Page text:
Punctuation in Missouri statute prevents sales-tax exemption for cancer-treating medical devices

This is the second year legislators are attempting to fix this Missouri law.
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Missouri state capitol
Missouri state capitol, Jefferson City, Mo. jan. 17, 2021.
(Michael B. Thomas/Getty Images)

Punctuation is preventing a sales-tax exemption for medical devices used by cancer patients in Missouri.

While a legislative process moves forward for the second year to clarify the statute regarding medical sales-tax exemptions, some state legislators hope the new director of Missouri’s Department of Revenue will correct the comma-caused situation.

A bill sponsored by state GOP Rep. Lisa Thomas provides a specific exemption from state and local sales taxes for all sales of class III medical devices that use electric fields to treat cancer.

She said during a legislative hearing last week that most other medical devices, prescription drugs and similar items are exempt from sales and use taxes, but the state Revenue department has issued opinions stating it "does not believe the  statute exempts the devices that we’re talking about."

At least one other state GOP lawmaker hopes Wayne Wallingford, a former state representative and senator recently appointed by Republican Gov. Mike Parson to lead Revenue department, can solve without legislation what he and others consider the statute's language problem.

"Have you talked to the new director about, maybe, re-evaluating this position?" asked state GOP Rep. Shane Roden. "Maybe the ship has turned around over there and there's some possibility that we could fix this without having to fix this."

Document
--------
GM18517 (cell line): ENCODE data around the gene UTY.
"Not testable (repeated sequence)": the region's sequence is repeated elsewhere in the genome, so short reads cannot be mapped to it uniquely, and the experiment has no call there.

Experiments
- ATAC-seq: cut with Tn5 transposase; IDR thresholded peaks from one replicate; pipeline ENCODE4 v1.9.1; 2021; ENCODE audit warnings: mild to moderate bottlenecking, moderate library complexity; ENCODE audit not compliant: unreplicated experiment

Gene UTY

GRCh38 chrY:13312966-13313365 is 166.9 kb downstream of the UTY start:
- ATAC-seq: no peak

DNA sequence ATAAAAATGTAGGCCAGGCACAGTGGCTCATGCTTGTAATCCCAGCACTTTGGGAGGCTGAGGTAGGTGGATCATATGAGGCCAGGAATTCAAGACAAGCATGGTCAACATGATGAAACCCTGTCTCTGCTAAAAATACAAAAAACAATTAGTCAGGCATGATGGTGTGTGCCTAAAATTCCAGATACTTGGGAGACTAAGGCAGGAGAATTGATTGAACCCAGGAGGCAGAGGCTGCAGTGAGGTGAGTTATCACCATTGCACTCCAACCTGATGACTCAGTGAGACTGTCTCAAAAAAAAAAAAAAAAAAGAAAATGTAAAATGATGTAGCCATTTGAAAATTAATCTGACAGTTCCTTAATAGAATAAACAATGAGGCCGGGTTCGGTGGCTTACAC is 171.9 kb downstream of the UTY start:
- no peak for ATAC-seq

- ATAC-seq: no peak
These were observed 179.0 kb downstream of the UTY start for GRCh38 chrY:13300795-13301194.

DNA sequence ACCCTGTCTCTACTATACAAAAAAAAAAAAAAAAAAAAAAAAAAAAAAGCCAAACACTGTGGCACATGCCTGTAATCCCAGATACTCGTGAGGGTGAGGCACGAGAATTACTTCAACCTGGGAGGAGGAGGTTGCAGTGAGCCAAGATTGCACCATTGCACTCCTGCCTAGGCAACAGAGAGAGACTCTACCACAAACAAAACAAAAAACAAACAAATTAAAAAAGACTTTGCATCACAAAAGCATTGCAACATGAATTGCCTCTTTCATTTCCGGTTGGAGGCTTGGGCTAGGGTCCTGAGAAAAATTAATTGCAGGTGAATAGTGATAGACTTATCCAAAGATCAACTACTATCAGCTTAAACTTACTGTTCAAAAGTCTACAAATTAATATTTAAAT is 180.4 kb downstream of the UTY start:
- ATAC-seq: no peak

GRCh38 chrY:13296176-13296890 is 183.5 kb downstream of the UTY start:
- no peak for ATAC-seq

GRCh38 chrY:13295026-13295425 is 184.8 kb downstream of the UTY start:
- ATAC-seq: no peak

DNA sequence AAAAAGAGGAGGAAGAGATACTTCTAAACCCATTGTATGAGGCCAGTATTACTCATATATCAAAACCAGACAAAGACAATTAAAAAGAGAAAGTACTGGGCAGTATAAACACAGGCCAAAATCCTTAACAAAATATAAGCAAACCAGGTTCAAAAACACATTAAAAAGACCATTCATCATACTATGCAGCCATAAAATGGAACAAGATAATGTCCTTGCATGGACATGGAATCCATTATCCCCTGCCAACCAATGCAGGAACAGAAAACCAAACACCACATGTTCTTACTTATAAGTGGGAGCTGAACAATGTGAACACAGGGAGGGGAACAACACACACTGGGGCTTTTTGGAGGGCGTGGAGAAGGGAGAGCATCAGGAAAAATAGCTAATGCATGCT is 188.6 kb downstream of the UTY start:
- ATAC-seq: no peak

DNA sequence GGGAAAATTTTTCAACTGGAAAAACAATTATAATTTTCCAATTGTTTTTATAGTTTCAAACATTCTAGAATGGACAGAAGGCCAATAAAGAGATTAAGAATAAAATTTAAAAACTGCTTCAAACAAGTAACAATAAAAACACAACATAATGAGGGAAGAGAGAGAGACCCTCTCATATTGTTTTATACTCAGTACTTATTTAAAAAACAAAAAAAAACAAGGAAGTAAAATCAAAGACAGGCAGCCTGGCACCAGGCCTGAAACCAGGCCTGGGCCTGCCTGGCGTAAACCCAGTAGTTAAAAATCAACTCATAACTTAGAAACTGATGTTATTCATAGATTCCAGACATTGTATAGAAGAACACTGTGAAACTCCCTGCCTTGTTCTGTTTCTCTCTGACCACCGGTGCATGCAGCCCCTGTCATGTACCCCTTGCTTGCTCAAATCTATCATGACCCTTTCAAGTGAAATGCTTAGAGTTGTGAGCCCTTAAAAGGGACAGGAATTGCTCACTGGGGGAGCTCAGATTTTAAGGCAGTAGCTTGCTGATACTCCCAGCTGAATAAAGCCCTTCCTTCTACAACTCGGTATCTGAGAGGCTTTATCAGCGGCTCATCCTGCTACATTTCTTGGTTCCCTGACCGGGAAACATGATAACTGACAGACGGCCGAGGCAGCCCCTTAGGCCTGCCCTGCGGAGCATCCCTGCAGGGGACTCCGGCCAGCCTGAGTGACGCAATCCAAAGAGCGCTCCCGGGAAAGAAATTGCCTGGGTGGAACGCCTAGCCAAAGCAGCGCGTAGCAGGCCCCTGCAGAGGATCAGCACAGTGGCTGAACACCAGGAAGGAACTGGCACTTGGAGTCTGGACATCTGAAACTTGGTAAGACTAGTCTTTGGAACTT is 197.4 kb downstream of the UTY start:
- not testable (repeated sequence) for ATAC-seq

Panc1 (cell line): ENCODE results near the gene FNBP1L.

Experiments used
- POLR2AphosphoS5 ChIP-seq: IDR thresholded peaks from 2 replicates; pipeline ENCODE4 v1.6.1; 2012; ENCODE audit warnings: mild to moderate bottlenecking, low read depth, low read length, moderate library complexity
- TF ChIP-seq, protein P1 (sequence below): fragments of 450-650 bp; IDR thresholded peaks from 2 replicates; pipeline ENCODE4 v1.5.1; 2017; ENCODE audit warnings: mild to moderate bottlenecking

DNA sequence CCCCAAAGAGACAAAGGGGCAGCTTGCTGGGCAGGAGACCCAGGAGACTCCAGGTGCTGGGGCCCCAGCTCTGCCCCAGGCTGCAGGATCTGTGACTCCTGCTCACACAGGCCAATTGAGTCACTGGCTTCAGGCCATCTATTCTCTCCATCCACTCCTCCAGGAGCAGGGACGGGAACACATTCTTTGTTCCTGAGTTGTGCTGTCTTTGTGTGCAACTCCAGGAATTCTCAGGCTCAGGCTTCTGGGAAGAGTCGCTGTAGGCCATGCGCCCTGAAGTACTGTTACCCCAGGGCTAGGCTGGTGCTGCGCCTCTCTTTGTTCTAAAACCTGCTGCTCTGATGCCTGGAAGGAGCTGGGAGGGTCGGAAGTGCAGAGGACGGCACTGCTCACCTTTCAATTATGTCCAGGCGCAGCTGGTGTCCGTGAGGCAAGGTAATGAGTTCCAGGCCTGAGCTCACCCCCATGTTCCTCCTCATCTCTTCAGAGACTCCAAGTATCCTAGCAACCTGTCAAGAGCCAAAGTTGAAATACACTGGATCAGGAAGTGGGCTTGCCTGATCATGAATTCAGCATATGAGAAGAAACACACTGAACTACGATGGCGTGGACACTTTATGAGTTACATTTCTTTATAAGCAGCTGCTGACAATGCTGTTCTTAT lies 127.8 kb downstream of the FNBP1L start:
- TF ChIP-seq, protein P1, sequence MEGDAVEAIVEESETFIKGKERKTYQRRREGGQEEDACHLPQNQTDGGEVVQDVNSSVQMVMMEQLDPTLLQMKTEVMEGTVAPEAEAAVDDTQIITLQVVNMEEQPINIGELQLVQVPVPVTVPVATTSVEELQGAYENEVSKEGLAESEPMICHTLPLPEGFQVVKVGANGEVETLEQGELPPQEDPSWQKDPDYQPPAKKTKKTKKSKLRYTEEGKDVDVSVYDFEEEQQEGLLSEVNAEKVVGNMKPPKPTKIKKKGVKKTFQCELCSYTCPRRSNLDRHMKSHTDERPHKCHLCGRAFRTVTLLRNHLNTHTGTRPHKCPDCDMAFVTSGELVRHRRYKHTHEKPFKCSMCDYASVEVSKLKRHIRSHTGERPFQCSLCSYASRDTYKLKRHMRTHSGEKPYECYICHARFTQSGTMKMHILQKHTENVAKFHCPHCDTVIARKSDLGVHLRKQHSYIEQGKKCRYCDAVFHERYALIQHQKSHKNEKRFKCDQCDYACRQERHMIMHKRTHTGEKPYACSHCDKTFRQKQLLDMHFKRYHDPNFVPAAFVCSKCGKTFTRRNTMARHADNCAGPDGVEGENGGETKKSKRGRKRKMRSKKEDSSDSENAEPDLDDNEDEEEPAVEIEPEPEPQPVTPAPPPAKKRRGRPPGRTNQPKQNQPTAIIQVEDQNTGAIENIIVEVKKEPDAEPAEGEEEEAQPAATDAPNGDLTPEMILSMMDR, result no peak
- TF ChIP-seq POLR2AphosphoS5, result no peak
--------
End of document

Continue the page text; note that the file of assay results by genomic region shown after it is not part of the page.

This is the second year legislators are attempting to fix this Missouri law. Last year, it was an amendment to a Senate bill that Parson vetoed.

"Regrettably ... providing a sales tax exemption for certain cancer treatment devices, would have provided tax relief for Missourians fighting rate cancers," he said in explaining his action. "I am supportive of this tax deduction, which is consistent with other medical devices and provides appropriate state tax relief. It is my hope that the General Assembly will pass this provision again in the next legislative session." 

Thomas, a psychiatrist and the medical director of the Missouri Physicians Health Program, urged the committee to move the legislation forward.

"Today's bill is important to cancer patients who do not have the luxury of time to begin receiving benefit from this exemption," he said. "We believe the government does not need to collect sales and use taxes on these life extending devices."

Six years ago, Wallingford sponsored SB794, which clarified sales tax exemptions for "all sales, rentals, repairs, and parts of durable medical equipment."

Ray McCarty, president and chief executive officer of Associated Industries of Missouri, recently said: “This device has been certified as durable medical equipment. However, the way the language was added, if you read all to all the way to the end of the sentence, it refers to 1980.

"The Missouri Department of Revenue decided that they needed to read that as if there were no commas in the sentence and that meant the law we passed in 2016 exempting durable medical equipment only applied to durable medical equipment that existed in 1980.”